An Ode to the Aboriginal Cricketers: Australian Team Unravels Their New T20 Jersey

The Australian cricket team is all set to wear their new ‘indigenous’ jersey in the upcoming T20 series against India. The jersey is a tribute to the indigenous people of Australia and their contributions in cricket. Recently, a photo of Mitchell Starc, an Australian left-arm pacer wearing the new jersey, has been uploaded in Australian cricket’s official Twitter handle.

In the tweet, Cricket Australia said, “The Australian men’s team will celebrate our First Nations people this summer by wearing this incredible Indigenous playing shirt for the entirety of the #AUSvIND Dettol T20 series”. The jersey is designed by KirraeWhurrong woman Aunty Fiona Clarke and Butchulla and GubbiGubbi woman Courtney Hagen. Aunty Fiona Clarke is the direct descendant of the legendary cricketer ‘Mosquito’ Couzens (known as Grongarrong ), the aboriginal player who was an integral part of the 1868 Australian team. An indigenous jersey was first worn by the Australian Women’s cricket team early this year in a match against England.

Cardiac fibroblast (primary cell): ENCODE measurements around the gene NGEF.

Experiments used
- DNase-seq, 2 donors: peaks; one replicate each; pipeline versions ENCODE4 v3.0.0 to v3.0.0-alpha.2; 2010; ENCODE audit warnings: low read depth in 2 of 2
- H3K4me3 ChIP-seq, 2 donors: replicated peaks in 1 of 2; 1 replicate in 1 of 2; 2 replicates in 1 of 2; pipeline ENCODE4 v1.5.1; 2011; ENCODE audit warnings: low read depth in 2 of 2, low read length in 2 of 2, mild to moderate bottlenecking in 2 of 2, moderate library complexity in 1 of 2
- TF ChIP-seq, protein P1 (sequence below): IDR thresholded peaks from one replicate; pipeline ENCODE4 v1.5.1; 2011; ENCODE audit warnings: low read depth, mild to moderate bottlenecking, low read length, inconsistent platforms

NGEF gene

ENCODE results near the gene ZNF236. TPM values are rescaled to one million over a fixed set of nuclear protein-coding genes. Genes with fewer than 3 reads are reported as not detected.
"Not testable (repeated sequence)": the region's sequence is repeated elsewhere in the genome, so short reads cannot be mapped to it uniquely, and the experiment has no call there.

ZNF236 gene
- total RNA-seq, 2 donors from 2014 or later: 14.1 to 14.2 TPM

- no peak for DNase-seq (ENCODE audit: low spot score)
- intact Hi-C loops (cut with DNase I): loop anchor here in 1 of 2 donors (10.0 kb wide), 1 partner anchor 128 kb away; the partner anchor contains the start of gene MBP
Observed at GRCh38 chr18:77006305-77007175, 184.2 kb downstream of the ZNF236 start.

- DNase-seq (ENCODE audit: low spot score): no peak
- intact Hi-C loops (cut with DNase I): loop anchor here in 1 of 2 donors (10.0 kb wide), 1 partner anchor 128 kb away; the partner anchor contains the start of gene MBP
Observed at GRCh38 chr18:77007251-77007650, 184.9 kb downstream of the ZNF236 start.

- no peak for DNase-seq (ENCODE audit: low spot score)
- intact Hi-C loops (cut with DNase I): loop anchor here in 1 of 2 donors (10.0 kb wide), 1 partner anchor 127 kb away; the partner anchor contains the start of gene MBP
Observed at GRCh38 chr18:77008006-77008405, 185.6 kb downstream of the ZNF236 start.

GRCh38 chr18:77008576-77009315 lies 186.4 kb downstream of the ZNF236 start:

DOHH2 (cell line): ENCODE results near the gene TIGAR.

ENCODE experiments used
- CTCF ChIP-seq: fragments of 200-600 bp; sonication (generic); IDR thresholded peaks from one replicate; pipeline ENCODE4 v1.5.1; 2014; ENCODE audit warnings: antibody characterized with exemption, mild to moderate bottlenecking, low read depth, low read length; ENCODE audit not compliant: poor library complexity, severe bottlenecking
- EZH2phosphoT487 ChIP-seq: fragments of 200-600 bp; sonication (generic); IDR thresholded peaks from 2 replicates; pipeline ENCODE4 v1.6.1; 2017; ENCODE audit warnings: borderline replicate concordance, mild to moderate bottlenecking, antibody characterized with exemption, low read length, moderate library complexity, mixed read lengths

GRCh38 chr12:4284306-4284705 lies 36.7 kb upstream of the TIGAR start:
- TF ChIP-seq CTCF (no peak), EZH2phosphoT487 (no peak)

The shirt tells the story of the first-ever Australian team and their overseas tour in 1868.  In their three-month journey, a group of aboriginal cricketers played 47 matches in the UK.  However, since the first test match in 1877, only four indigenous men and two indigenous women had played cricket for Australis. The design is dedicated to the past, present and future of the aboriginal cricketers. The large circle in the jersey represents the Lord’s and the smaller ones indicate the team’s various meeting points during that journey. The blue river like twirls signifies the ‘river and land: Connection between families. The yellow stars in the jersey represent their ancestors of the aborigines and those who came before them. The green circles signify the strength between people and the continuation of life. On the back, there is an emblem that states the thousands of years of men stood strong and fought for the community. The new jersey is adopted to recognize and encourage the presence of indigenous Australians in cricket.  The unveiling of a jersey dedicated to the aboriginal people when discussions about the discriminations in sports have gained momentum indeed shows a proactive sign.

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